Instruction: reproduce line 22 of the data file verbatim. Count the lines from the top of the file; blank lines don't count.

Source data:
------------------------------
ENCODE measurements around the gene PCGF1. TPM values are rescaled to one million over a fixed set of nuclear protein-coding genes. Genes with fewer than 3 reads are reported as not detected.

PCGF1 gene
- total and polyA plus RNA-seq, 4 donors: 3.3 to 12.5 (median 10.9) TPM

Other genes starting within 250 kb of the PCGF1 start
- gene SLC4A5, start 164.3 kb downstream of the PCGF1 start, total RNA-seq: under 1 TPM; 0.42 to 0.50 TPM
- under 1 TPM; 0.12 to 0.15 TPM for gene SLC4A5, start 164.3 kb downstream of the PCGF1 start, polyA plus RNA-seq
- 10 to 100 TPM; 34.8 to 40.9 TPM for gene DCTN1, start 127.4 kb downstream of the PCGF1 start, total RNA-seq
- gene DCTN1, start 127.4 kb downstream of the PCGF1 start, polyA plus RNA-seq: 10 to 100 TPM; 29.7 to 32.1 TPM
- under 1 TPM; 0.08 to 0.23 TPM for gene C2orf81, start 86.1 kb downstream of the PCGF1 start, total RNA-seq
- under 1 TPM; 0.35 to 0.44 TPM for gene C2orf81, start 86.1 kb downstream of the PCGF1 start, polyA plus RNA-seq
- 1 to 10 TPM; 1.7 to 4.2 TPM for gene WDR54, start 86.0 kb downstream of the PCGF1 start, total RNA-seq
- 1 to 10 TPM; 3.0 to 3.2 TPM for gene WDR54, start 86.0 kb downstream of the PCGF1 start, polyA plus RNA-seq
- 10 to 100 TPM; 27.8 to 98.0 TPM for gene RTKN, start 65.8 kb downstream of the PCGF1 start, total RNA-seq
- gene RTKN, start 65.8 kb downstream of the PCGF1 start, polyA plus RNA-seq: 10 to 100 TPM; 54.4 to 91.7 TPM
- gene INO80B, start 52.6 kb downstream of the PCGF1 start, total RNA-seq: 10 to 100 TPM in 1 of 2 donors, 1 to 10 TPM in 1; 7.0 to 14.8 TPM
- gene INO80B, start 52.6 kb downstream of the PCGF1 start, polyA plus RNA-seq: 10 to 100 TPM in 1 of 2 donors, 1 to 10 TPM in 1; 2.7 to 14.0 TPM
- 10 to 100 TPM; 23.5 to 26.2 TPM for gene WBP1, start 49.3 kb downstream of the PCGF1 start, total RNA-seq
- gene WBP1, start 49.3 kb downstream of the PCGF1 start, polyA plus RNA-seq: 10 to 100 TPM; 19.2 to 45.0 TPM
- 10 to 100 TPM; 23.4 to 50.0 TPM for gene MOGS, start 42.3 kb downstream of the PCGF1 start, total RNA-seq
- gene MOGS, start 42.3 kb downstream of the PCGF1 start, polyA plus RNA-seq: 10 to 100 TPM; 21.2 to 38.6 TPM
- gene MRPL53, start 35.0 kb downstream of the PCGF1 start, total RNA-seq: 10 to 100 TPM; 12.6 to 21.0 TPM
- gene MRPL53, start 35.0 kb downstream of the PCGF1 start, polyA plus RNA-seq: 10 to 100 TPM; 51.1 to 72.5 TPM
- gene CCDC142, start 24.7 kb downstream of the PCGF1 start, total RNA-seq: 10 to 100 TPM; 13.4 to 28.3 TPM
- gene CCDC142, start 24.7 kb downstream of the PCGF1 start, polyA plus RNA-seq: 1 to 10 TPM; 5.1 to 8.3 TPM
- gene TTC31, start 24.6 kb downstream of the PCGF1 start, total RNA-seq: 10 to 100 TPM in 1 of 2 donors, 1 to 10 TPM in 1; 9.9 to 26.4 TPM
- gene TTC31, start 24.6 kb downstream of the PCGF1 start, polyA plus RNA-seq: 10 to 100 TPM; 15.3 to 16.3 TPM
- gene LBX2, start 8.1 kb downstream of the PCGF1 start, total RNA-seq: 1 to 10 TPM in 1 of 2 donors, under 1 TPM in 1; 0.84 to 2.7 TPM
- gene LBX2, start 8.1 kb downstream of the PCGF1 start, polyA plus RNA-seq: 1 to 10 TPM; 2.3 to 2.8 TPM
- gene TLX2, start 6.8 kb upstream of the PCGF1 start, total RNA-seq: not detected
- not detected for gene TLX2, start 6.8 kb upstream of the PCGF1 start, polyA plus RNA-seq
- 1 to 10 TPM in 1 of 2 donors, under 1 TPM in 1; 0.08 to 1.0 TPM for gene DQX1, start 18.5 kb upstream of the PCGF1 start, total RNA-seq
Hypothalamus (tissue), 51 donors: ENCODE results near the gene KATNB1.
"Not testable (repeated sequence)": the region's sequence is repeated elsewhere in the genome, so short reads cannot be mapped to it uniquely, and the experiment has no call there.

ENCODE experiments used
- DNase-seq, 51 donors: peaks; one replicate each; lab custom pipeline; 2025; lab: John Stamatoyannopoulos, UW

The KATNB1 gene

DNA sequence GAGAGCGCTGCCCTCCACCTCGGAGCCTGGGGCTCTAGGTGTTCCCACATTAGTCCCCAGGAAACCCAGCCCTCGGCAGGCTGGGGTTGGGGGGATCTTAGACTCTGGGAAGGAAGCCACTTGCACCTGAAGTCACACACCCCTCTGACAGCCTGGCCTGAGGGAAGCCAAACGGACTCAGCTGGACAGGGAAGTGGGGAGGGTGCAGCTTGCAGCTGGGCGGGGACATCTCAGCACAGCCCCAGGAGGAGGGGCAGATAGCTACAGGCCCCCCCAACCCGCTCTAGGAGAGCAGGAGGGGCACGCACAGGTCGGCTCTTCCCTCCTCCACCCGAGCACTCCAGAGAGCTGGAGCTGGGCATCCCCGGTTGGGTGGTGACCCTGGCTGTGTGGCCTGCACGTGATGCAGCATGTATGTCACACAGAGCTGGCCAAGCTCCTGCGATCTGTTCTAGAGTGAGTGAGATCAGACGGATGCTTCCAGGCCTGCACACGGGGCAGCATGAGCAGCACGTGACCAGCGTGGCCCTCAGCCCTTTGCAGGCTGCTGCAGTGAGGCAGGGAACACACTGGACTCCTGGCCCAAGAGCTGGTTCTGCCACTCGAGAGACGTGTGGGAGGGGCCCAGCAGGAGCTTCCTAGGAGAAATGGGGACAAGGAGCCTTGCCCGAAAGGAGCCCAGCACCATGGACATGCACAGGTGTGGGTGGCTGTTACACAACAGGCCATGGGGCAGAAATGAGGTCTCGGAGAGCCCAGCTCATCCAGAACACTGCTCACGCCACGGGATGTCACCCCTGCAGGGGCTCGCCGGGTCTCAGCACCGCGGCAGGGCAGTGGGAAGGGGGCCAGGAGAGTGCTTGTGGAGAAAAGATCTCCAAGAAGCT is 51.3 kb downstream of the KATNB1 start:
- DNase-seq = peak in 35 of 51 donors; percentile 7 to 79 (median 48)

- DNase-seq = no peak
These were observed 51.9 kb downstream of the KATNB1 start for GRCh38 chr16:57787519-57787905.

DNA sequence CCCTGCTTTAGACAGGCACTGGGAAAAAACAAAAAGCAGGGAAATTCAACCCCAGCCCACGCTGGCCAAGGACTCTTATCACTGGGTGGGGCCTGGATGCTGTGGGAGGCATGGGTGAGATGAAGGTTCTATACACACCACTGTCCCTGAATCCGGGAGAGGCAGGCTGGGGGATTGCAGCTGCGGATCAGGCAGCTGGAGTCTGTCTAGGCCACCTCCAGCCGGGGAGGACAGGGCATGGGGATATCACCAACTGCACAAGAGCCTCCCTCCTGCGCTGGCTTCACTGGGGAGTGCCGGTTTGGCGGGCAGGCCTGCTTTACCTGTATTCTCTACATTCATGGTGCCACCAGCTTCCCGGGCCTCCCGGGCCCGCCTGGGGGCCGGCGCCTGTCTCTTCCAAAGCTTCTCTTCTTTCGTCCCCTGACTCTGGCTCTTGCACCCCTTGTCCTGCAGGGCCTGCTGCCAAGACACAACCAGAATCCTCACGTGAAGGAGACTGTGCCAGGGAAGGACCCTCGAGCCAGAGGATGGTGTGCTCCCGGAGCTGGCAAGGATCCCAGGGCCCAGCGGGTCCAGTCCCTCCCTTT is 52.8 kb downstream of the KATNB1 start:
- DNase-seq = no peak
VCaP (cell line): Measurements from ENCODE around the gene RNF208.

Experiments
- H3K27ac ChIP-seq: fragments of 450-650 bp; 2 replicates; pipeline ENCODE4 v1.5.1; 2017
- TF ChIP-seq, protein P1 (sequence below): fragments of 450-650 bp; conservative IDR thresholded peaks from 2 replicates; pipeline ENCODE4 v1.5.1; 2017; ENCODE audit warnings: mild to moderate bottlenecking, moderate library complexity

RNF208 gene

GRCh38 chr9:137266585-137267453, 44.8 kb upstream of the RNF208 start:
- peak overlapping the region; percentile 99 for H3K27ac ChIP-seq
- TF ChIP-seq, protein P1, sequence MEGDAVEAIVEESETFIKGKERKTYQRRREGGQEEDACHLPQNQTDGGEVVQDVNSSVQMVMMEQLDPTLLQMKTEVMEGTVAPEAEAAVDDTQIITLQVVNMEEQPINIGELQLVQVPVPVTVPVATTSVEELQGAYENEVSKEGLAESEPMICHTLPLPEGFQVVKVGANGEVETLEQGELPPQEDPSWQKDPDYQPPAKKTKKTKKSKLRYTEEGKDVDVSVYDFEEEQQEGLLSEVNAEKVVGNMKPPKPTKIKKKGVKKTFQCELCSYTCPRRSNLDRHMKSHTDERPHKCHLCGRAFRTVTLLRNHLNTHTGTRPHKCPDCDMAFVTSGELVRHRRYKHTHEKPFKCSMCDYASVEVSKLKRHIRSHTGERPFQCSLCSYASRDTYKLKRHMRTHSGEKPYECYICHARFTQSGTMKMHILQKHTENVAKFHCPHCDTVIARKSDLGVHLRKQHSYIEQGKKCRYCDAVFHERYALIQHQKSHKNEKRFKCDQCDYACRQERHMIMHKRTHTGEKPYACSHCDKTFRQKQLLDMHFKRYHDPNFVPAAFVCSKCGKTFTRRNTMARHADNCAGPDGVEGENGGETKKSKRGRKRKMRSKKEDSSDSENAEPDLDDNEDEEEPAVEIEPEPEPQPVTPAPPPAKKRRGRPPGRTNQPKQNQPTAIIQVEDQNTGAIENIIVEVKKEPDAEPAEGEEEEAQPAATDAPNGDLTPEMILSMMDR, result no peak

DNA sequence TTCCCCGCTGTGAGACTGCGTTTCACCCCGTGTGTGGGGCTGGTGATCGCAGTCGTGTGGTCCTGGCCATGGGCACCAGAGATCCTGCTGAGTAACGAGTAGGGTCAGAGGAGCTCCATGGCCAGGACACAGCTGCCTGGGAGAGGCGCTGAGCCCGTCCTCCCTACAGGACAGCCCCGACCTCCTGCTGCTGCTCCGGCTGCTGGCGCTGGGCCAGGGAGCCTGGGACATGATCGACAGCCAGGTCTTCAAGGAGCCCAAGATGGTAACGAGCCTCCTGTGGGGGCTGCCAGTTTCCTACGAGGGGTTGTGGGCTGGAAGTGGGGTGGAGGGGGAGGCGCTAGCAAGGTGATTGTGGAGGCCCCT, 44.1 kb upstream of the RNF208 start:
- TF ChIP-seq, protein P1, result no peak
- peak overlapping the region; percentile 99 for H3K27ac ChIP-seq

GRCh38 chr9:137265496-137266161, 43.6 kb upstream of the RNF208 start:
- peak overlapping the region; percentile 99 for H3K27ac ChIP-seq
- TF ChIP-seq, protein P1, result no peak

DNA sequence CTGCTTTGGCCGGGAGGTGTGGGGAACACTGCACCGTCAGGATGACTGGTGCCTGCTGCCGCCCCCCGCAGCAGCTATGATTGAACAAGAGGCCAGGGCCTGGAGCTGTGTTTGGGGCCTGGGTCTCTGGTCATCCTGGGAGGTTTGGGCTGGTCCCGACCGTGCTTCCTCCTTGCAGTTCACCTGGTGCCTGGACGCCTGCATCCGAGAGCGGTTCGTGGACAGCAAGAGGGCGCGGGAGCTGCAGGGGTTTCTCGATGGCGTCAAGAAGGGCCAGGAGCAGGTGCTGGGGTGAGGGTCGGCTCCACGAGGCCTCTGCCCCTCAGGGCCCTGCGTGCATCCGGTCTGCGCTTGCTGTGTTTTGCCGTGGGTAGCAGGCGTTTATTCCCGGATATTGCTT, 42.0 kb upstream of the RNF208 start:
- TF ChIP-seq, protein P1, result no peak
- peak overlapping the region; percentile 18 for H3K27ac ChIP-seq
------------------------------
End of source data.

- gene MRPL53, start 35.0 kb downstream of the PCGF1 start, polyA plus RNA-seq: 10 to 100 TPM; 51.1 to 72.5 TPM